News

United Nations: serious concerns about human rights violations against Indigenous people with disability

By November 10, 2015 No Comments

Tuesday 10 November 2015

The United Nations Human Rights Council (HRC) has raised serious concerns about human rights violations against Aboriginal people with disability during its review of Australia’s human rights record overnight in Geneva.

The Universal Periodic Review (UPR) allowed member States of the HRC to assess how Australia is tracking against its human rights obligations.

The UPR provides a platform for Australian NGOs to update the international community on the human rights situation in Australia.

First Peoples Disability Network CEO, Damian Griffis is in Geneva representing the Australian Cross Disability Alliance (ACDA), as part of the UPR Disability Coordination Group.

A number of countries asked questions of Australia relating to the high incarceration rates of Indigenous people, and the alarming fact that a number of Indigenous people with disability are incarcerated without conviction. In reply, the Australian Government made a voluntary commitment to address indefinite detention.

Damian Griffis, CEO First Peoples Disability Network said: “We welcome Australia’s commitment to address the indefinite detention of people with disability in the criminal justice system who are deemed unfit to plead.”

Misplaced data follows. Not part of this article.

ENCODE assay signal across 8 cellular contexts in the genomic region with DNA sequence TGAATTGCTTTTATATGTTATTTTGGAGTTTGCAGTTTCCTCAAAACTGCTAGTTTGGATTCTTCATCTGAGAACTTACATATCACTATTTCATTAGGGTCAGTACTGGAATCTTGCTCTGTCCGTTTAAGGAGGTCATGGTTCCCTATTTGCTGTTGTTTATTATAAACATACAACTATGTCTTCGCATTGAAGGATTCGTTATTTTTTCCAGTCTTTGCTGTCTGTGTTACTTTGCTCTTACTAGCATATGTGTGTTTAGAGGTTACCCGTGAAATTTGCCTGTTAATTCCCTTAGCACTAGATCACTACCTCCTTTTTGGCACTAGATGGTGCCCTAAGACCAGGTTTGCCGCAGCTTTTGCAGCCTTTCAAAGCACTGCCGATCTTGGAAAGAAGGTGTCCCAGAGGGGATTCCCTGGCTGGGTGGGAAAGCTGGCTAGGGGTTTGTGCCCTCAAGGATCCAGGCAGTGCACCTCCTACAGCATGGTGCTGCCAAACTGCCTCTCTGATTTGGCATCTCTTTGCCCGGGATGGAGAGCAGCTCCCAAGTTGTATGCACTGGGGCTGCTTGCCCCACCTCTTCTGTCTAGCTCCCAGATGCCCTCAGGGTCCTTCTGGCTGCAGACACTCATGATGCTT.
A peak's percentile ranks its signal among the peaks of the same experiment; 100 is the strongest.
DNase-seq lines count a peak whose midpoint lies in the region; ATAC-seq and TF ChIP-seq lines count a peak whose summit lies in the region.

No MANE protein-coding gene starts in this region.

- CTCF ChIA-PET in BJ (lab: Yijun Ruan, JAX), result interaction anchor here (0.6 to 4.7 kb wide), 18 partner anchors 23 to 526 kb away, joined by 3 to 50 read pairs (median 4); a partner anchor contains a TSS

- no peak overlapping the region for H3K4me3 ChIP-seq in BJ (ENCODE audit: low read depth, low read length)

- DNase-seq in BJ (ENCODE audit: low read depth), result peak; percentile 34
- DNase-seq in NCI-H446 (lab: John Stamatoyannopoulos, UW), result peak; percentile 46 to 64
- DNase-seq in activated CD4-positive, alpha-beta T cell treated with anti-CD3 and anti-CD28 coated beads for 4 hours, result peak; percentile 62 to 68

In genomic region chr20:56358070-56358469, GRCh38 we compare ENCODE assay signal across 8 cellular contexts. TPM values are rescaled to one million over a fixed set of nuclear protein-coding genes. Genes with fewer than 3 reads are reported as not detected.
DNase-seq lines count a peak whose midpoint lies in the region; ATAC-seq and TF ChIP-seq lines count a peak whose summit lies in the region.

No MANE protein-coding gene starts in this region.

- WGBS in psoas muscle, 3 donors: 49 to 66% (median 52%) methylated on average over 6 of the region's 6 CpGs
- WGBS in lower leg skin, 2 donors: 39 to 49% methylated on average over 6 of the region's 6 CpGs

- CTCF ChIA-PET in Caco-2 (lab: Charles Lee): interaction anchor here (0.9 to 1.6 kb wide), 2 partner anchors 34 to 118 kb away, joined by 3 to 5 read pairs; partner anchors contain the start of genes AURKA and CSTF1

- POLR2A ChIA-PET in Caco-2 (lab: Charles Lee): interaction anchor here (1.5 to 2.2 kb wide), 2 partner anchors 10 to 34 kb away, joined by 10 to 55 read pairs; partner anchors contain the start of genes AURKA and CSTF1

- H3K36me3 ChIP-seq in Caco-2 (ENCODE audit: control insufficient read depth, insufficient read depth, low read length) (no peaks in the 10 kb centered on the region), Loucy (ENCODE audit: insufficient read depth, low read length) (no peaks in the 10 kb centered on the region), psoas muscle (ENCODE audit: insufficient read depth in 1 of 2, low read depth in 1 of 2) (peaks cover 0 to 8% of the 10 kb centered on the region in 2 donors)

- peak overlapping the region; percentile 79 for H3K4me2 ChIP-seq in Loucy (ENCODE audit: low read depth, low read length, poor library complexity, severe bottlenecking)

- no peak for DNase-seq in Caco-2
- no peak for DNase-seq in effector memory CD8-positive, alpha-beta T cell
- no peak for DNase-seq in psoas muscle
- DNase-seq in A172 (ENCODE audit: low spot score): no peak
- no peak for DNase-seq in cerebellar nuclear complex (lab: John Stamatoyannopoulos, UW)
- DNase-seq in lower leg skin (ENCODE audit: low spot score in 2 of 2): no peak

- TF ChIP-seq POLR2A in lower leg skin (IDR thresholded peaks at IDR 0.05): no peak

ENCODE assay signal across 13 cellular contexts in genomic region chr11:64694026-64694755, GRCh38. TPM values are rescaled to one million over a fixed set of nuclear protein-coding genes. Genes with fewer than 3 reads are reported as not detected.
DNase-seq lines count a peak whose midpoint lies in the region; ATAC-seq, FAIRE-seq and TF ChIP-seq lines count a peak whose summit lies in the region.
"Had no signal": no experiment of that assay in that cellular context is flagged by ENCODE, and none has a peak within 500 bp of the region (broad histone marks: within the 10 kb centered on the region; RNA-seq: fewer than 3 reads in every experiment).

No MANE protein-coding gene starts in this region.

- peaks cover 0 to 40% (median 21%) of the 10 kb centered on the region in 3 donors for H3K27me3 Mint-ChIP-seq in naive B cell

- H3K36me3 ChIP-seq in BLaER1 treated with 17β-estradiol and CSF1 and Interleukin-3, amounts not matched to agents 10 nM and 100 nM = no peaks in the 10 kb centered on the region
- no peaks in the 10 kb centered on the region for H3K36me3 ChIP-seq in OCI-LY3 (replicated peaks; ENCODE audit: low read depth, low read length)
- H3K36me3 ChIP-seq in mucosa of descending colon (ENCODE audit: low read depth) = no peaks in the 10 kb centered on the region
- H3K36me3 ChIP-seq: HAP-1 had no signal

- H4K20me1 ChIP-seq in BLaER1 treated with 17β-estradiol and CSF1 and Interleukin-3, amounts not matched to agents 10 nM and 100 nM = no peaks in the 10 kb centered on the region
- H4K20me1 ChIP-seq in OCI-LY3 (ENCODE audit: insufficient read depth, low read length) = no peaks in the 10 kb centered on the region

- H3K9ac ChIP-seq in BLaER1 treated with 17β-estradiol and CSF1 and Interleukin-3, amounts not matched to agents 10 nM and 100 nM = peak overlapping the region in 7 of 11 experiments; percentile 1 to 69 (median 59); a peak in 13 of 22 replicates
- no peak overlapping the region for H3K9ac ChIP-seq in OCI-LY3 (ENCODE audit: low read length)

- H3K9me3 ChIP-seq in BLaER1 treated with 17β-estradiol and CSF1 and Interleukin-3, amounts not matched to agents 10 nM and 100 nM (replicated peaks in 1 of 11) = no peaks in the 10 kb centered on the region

“The over-incarceration of Aboriginal and Torres Strait Islander people is a national shame. More and more data is now to coming to light that confirms the anecdotal evidence we receive relating to the high rates of incarceration of Aboriginal people with disability. The indefinite detention of Indigenous people with disability, without conviction, is a clear example of this.”

Scott Avery, Research and Policy Director, FPDN said: “The Government’s commitment to address the indefinite detention of people with disability in prison needs to backed up by meaningful reform of the justice system to make sure that changes happen soon. The consequence of inaction is that people with disability will continue to languish in prison when they should not be there.”

The UPR Disability Coordination Group has been working as part of the 200 strong UPR NGO Coalition to raise priority human rights issues for people with disability, including forced sterilisation, indefinite detention, involuntary treatment, restrictive practices, legal capacity and violence in institutions.

The review report will be handed down on Thursday 12 November and the Australian Government will then have an opportunity to respond. Media contact:

Sara Irvine,

sarai@fpdn.org.au,

+61 402982002

Note to editors:

* Disability Fact Sheets * UPR info * UN Human Rights